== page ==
The Georgia Attorney General’s Office has opened an inquiry for mediation with the City of Oliver after a complaint was filed against the city for failure to comply with Georgia’s Open Records Act.
we filed a complaint against the City of Oliver in southeast Georgia’s Screven County last week after the city refused to fulfill an Open Records Request related to the Oliver Police Department run by Chief Pat Kile. A formal request was filed in July 2020 as part o follow-up research for an article published about Oliver’s misuse of radar speed detection devices back in April 2020. we sought copies of the citations affiliated with the misused equipment, correspondence with the Georgia Department of Public Safety, and pertinent municipal court documents, all of which are subject to public review. The City confirmed receipt of the request, but after more than thirty days and four follow-ups by phone and email, the request remains unfulfilled.
We reached out to the City early last week for contact information of the city attorney in hopes of resolving the matter before going to the state, but City Clerk Melba Barber refused to provide a phone number or email. When pressed, she said an Open Records Request would need to be filed, but disconnected the phone call when an attempt was made to make the request by phone as permitted under the law.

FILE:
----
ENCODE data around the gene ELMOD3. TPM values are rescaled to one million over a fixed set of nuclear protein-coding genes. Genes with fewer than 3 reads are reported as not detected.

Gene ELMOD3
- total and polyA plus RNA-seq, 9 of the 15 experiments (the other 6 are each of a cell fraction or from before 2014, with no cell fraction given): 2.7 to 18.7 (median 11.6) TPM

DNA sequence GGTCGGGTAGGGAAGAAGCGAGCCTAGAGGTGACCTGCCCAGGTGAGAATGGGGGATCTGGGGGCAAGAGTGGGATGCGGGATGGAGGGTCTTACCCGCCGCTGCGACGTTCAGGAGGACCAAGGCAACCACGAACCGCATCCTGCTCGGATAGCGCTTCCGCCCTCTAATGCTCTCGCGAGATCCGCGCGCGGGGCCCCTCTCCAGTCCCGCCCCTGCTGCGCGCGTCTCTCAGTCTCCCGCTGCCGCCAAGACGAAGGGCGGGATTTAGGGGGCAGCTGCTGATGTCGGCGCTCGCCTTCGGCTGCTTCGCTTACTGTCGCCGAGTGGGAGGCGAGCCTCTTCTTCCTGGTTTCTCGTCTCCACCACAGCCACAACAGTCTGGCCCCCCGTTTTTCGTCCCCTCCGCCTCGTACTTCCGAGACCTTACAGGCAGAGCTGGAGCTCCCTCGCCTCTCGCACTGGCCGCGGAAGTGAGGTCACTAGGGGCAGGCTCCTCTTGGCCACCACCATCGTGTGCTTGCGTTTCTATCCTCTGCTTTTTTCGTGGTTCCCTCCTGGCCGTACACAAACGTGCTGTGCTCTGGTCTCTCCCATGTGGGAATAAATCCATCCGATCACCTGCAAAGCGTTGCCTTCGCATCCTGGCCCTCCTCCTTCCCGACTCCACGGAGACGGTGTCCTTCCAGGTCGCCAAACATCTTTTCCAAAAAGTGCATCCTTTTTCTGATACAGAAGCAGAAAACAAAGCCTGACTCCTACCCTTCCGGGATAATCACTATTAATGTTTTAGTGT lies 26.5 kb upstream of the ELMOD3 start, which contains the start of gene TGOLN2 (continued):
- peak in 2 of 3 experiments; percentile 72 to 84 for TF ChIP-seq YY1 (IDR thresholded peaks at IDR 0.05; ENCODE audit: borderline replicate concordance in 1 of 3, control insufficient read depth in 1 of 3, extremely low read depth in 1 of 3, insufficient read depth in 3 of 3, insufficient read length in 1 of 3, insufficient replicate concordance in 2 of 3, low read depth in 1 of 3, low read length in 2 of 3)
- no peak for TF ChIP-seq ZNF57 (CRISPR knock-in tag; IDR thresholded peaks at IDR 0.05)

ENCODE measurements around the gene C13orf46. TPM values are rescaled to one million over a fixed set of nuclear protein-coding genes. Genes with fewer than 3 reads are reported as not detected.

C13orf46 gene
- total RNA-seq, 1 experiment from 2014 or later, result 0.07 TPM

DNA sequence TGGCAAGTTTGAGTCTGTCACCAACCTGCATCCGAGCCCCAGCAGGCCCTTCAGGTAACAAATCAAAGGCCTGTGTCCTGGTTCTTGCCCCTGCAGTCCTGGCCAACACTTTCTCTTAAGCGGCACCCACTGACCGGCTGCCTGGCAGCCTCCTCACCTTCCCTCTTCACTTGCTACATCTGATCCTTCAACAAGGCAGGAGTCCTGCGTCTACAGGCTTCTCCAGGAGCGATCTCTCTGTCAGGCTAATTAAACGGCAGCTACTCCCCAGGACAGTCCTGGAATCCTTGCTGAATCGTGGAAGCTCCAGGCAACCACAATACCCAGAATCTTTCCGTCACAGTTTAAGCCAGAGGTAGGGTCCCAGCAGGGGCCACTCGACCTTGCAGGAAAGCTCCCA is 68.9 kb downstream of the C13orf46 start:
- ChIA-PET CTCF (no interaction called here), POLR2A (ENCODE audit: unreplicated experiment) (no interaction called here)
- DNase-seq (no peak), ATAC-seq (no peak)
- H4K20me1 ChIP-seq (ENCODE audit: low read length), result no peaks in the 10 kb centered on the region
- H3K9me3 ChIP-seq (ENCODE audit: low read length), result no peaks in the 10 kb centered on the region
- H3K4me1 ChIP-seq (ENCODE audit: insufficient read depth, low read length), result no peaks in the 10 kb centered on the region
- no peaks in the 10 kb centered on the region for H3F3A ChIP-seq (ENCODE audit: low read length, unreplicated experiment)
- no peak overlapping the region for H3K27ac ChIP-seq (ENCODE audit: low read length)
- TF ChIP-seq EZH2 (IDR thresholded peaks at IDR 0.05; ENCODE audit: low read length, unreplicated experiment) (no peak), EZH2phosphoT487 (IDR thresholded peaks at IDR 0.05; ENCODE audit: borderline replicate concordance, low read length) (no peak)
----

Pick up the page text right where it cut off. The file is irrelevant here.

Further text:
The matter, now that it involves the state attorney general, is a civil one which can result in fines of upwards of $1,000 per city official in addition to open government training. The AG’s office can also bring misdemeanor charges against those who thwarted the release of public records, however, the criminal component has only been utilized in one instance since the law was enacted -with the City of Atlanta.
The City of Oliver will have 10 business days to respond. The correspondence to the City of Oliver by the state is below.